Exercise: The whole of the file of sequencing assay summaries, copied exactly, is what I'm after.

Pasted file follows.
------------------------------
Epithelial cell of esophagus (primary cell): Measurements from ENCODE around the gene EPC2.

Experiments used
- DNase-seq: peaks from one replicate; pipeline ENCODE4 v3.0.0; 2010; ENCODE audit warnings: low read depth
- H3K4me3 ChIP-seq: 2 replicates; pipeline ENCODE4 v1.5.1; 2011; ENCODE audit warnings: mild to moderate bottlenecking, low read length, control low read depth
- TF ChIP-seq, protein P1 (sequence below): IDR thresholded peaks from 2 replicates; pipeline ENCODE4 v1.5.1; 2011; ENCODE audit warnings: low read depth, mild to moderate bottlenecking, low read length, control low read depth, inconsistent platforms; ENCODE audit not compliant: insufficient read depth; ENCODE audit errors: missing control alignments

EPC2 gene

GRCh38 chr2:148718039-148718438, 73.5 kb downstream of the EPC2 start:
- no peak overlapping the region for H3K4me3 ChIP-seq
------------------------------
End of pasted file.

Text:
Epithelial cell of esophagus (primary cell): Measurements from ENCODE around the gene EPC2.

Experiments used
- DNase-seq: peaks from one replicate; pipeline ENCODE4 v3.0.0; 2010; ENCODE audit warnings: low read depth
- H3K4me3 ChIP-seq: 2 replicates; pipeline ENCODE4 v1.5.1; 2011; ENCODE audit warnings: mild to moderate bottlenecking, low read length, control low read depth
- TF ChIP-seq, protein P1 (sequence below): IDR thresholded peaks from 2 replicates; pipeline ENCODE4 v1.5.1; 2011; ENCODE audit warnings: low read depth, mild to moderate bottlenecking, low read length, control low read depth, inconsistent platforms; ENCODE audit not compliant: insufficient read depth; ENCODE audit errors: missing control alignments

EPC2 gene

GRCh38 chr2:148718039-148718438, 73.5 kb downstream of the EPC2 start:
- no peak overlapping the region for H3K4me3 ChIP-seq